Communicate with SPI Display using Lightning providers

This sample demonstrates how to communicate with SPI bus controllers using the Micorosot.IoT.Providers.Lightning.SpiProvider

It’s based on the SPI Display sample shared on SPI Display sample. And shares the same setup steps and most of the code. The only difference is setting the Lightning provider as the default controllers provider.

Using Lightning Provider

Using the default GPIO and SPI controllers, the original code for initializing SPI and GPIO controllers used the following:

// Initializing the controllers and Spi device in the original Weather Station sample code

private async void InitAll()
{
    try
    {
        InitGpio();             /* Initialize the GPIO controller and GPIO pins */
        await InitSpi();        /* Initialize the SPI controller                */
        await InitDisplay();    /* Initialize the display                       */
    }

    // ...
}

private void InitGpio()
{
    try
    {
        IoController = GpioController.GetDefault(); /* Get the default GPIO controller on the system */
        // ...
    }
    // ...
}

private async Task InitSpi()
{
    try
    {
        var settings = new SpiConnectionSettings(SPI_CHIP_SELECT_LINE); /* Create SPI initialization settings                               */
        settings.ClockFrequency = 10000000;                             /* Datasheet specifies maximum SPI clock frequency of 10MHz         */
        settings.Mode = SpiMode.Mode3;                                  /* The display expects an idle-high clock polarity, we use Mode3
                                                                         * to set the clock polarity and phase to: CPOL = 1, CPHA = 1
                                                                         */

        string spiAqs = SpiDevice.GetDeviceSelector(SPI_CONTROLLER_NAME);       /* Find the selector string for the SPI bus controller          */
        var devicesInfo = await DeviceInformation.FindAllAsync(spiAqs);         /* Find the SPI bus controller device with our selector string  */
        SpiDisplay = await SpiDevice.FromIdAsync(devicesInfo[0].Id, settings);  /* Create an SpiDevice with our bus controller and SPI settings */

    }
    // ...
}

Now, to enable the use of the Lightning provider, the GPIO and SPI controllers initialization code needs to be modified to set the Lightning provider as the default.

In the initialization code below, if the Lightning driver is enabled on the target device, the Lightning provider will be used. Otherwise, the app falls back to using the default provider.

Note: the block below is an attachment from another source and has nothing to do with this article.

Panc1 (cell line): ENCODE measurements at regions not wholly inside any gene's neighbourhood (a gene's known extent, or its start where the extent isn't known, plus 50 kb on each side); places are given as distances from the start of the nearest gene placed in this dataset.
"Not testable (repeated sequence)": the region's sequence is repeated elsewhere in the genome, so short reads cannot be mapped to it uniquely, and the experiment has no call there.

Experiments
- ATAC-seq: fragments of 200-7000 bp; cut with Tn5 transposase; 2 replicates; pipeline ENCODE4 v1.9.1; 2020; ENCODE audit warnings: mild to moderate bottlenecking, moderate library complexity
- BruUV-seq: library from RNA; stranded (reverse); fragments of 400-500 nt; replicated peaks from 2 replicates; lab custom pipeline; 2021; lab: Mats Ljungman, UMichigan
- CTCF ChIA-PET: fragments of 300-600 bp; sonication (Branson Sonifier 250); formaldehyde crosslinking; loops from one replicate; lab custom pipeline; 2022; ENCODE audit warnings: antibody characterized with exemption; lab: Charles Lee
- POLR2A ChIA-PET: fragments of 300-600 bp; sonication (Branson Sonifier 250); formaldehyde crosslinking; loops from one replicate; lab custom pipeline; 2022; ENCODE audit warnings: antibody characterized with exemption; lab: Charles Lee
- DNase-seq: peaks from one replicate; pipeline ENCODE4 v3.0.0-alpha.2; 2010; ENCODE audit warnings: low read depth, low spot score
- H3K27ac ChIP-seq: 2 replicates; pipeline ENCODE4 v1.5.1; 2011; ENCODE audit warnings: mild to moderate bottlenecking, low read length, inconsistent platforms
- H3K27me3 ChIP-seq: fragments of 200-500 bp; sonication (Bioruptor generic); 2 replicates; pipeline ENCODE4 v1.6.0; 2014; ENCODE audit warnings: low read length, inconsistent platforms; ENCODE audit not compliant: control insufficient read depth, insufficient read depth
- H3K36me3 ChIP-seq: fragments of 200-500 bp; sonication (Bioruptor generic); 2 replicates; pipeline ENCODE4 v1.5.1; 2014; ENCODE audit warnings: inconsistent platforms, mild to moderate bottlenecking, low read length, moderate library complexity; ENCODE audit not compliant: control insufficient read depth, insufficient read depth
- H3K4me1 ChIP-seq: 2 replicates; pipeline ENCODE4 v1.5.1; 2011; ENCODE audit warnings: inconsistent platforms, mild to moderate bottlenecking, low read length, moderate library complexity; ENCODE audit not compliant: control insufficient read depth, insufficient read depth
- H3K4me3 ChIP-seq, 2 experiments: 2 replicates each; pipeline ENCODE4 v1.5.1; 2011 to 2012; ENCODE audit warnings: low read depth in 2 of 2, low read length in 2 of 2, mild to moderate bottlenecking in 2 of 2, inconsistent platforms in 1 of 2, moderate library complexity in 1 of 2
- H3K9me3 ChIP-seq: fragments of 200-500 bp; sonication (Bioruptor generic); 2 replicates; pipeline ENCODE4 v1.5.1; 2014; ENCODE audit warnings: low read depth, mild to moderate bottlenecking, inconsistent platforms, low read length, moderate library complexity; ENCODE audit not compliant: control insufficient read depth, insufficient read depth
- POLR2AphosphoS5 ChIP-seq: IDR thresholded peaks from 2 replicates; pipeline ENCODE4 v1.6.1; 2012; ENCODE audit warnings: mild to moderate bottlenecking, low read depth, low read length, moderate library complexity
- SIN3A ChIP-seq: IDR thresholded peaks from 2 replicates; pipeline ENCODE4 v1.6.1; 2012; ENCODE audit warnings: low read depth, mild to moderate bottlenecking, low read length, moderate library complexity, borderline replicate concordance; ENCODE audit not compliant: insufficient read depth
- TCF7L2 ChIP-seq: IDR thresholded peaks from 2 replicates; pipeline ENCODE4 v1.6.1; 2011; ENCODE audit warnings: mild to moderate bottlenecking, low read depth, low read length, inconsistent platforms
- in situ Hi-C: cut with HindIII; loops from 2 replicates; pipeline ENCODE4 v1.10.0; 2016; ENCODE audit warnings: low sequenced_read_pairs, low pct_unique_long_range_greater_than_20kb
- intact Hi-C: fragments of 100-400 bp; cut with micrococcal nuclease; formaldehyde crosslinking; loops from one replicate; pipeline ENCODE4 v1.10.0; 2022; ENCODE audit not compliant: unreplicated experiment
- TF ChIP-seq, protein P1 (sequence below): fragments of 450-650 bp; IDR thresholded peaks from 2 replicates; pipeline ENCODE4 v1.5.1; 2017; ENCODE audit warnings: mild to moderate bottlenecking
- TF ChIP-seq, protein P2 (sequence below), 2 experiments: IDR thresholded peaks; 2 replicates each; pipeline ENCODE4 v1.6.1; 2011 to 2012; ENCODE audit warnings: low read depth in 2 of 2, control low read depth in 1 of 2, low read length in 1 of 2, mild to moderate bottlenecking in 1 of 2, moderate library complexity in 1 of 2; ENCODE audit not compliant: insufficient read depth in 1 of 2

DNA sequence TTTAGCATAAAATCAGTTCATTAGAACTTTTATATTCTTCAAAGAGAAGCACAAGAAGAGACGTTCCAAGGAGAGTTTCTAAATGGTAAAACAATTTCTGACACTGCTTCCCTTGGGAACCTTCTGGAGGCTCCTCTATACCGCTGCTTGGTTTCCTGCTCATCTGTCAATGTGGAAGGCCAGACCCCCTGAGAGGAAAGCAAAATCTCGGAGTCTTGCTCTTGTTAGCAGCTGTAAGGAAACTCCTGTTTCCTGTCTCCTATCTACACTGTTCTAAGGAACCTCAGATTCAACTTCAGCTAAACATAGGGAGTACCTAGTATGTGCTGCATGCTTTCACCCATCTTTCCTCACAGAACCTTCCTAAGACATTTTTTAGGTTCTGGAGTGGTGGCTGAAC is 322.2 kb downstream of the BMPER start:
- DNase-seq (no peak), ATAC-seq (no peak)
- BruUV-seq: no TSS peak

using Microsoft.IoT.Lightning.Providers;

private async void InitAll()
{
    try
    {
        InitLightningProvider();
        await InitGpio();       /* Initialize the GPIO controller and GPIO pins */
        await InitSpi();        /* Initialize the SPI controller                */
        await InitDisplay();    /* Initialize the display                       */
    }
    // ...
}

// Set Lightning provider as the default

private void InitLightningProvider()
{
    // Set the Lightning Provider as the default if Lightning driver is enabled on the target device
    if (LightningProvider.IsLightningEnabled)
    {
        LowLevelDevicesController.DefaultProvider = LightningProvider.GetAggregateProvider();
    }
}

/* Initialize the SPI bus */
private async Task InitSpi()
{
    // The SPI initialization code works the same regardless of the current default provider
    try
    {
        var settings = new SpiConnectionSettings(SPI_CHIP_SELECT_LINE); /* Create SPI initialization settings                               */
        settings.ClockFrequency = 10000000;                             /* Datasheet specifies maximum SPI clock frequency of 10MHz         */
        settings.Mode = SpiMode.Mode3;                                  /* The display expects an idle-high clock polarity, we use Mode3    
                                                                            * to set the clock polarity and phase to: CPOL = 1, CPHA = 1         
                                                                            */

        SpiController controller = await SpiController.GetDefaultAsync();     /* Get the default SPI controller */

        SpiDisplay = controller.GetDevice(settings);             /* Get the Spi Display device using its settings */

    }
    // ...
}


/* Initialize the GPIO */
private async Task InitGpio()
{
    // The GPIO controller initialization code works the same regardless of the current default provider
    try
    {
        IoController = GpioController.GetDefault(); /* Get the default GPIO controller on the system */
        // ...
    }
    // ...
}

Building and deploying the sample

  1. Enable Lightning on your Raspberry Pi2 or MBM device using the the steps outlined in the Lightning Setup Guide.

  2. Ensure the correct version of the Windows SDK is installed on your development machine. The required Windows SDK can be installed from here.

  3. Clone the source for the SPI Display sample for Lightning from Github to a local folder.

  4. To setup the connections between the device and the SPI display, refer to the original SPI Display sample page.

  5. Load the solution in Visual Studio.

  6. Build the app.

  7. Deploy and run the app on your device.
    You can use the Deploying an App with Visual Studio for guidance.

  8. Same as the original SPI Display sample, you can now send text to the SPI display when you enter it using a keyboard attached to the device running the app.

SPI running

Sample code

Language: C#/C++

Tags: c#, c++, intermediate, lightning, spi

Verified to work with:
Windows 10 IoT Core: Version 10.0.15063.0
Visual Studio 2017
Windows SDK: Version 15063
(Included with Visual Studio)


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